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Re: #445: Transfer-codings

From: Matthew Kerwin <matthew@kerwin.net.au>
Date: Mon, 7 Apr 2014 15:29:13 +1000
Message-ID: <CACweHNBCrS-rmc_jW_Q+Me3B3RB1+RrqCP7imZAi55LjOY3UEA@mail.gmail.com>
To: Roberto Peon <grmocg@gmail.com>
Cc: Amos Jeffries <squid3@treenet.co.nz>, "ietf-http-wg@w3.org" <ietf-http-wg@w3.org>
On 7 April 2014 15:04, Roberto Peon <grmocg@gmail.com> wrote:

> I still don't think compression at the protocol/stream layer makes sense.
> In my experience, it never worked well in our (SPDY) experiments: it added
> complexity, pened the door for lots of DoS vulnerabilities, increased
> memory requirements, increased CPU requirements, and rarely helped w.r.t.
> bandwidth for
> well-constructed sites which compressed their resources.
> The cost/benefit here is extremely dubious.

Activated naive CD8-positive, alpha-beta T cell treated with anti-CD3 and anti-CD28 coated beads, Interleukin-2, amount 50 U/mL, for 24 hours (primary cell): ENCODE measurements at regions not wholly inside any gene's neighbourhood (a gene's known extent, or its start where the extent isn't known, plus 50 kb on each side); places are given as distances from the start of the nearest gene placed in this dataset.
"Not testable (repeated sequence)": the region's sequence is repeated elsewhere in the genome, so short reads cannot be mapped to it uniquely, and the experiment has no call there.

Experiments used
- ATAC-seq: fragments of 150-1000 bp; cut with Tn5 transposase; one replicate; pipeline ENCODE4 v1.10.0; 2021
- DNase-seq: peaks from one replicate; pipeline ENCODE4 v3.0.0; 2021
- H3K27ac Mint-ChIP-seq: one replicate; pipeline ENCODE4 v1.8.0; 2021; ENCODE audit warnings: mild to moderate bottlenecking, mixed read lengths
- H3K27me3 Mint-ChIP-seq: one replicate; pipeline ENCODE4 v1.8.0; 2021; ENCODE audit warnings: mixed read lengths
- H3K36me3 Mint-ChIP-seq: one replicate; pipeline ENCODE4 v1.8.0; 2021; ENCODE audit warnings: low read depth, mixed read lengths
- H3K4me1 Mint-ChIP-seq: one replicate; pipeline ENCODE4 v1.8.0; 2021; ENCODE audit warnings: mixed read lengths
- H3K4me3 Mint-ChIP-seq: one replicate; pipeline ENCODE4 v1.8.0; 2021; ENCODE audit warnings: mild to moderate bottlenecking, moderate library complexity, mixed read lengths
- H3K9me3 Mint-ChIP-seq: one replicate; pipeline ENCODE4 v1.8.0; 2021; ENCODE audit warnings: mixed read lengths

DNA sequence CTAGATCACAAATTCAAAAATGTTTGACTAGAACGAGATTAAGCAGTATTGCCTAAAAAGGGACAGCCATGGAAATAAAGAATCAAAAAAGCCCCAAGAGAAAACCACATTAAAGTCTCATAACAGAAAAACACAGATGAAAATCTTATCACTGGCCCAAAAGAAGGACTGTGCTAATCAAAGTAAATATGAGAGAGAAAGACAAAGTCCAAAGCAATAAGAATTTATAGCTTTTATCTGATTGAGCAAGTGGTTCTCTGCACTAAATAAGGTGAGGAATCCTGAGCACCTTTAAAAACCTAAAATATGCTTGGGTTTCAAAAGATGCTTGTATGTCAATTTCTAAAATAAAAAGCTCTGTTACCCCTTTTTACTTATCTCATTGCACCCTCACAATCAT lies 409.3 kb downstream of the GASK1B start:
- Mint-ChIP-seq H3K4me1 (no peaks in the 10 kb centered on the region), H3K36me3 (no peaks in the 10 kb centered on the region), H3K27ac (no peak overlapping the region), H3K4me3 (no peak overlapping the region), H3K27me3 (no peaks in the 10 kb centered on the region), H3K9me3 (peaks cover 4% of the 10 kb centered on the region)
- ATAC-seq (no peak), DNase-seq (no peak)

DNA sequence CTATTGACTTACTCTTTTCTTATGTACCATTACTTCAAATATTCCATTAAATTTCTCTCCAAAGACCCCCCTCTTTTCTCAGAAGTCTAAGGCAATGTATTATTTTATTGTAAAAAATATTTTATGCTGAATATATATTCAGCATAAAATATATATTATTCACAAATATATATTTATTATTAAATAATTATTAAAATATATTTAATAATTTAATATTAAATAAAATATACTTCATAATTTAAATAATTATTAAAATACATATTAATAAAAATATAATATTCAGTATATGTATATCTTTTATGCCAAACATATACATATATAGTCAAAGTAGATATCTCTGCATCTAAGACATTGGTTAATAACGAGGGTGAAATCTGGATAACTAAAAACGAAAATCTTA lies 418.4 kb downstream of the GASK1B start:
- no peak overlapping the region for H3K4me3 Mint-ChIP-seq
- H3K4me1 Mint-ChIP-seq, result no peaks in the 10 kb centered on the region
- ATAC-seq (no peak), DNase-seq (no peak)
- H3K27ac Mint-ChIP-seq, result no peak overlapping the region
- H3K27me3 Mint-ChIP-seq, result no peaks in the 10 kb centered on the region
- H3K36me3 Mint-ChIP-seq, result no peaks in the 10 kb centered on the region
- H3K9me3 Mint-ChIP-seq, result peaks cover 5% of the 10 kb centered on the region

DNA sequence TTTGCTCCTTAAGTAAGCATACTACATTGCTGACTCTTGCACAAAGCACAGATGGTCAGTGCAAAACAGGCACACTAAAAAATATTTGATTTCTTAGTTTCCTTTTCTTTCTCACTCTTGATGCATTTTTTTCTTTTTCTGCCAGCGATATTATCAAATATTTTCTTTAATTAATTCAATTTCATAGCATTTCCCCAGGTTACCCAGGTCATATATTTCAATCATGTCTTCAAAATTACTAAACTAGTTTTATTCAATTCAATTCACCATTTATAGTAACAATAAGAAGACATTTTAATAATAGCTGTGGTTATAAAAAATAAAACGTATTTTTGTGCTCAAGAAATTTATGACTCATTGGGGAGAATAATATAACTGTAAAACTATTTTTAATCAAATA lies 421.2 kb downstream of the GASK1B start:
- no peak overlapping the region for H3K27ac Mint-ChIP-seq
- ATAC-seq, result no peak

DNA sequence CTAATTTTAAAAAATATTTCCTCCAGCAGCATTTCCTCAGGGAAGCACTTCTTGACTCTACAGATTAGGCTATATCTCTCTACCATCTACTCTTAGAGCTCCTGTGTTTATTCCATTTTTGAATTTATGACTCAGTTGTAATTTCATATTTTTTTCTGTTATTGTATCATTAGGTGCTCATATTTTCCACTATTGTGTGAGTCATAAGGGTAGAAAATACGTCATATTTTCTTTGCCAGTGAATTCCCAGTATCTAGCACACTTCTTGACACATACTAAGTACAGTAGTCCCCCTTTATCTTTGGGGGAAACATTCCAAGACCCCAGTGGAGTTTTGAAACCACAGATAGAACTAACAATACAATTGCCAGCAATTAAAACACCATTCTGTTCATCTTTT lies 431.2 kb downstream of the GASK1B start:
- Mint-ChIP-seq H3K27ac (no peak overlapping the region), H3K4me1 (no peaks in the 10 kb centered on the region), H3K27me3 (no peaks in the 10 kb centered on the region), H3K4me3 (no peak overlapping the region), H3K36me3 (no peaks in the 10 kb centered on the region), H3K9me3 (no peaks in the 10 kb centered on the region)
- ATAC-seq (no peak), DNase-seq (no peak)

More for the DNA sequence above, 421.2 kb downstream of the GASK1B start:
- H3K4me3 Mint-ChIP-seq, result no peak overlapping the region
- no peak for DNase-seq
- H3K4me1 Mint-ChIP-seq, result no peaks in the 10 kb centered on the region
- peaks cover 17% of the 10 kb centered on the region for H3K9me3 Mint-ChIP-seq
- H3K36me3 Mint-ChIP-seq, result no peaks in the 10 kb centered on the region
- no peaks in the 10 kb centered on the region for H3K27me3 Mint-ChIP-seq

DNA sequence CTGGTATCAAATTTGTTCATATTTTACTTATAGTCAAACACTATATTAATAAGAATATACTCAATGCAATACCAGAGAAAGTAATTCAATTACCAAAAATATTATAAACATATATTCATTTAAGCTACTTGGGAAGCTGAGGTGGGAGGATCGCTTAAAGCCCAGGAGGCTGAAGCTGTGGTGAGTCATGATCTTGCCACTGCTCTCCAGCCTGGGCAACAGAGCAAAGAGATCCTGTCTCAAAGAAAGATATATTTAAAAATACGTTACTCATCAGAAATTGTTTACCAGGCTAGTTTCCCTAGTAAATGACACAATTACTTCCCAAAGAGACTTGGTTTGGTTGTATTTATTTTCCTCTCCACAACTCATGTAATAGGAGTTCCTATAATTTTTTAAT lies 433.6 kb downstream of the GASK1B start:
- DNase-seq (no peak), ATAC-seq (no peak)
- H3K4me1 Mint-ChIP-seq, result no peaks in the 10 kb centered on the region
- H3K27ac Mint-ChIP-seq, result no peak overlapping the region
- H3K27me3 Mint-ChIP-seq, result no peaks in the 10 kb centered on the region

As I've said, I'm happy to not block HTTP/2 on this, if we can address it
in HTTP/3, and if H3 isn't going to be another 15 years down the track.

But I have to respond to one particular type of comment that keeps coming
up: "*well-constructed sites which compressed their resources.*"

That's a big value judgement on what constitutes good site design. Yes, in
lots of cases it makes sense to compress your resources and have multiple
representations, especially for static resources; but what about the sites
that aren't like that? Why is it bad site design to have a big resource
that can be accessed with ranges? If the answer is because doing so would
require TE in order to have compression, then it's a tautology (TE is only
needed by bad sites; those sites are bad because they need TE). If it's
because caches don't handle that properly, then it's a chicken-and-egg
problem. The only reasons I can think of for calling them bad are either
circular, or "I don't like them." Is there a real reason?

Why should I make my web API use "?start=N&end=M" when I could use "Range:
x-records=N-M" ?

  Matthew Kerwin
Received on Monday, 7 April 2014 05:29:43 UTC

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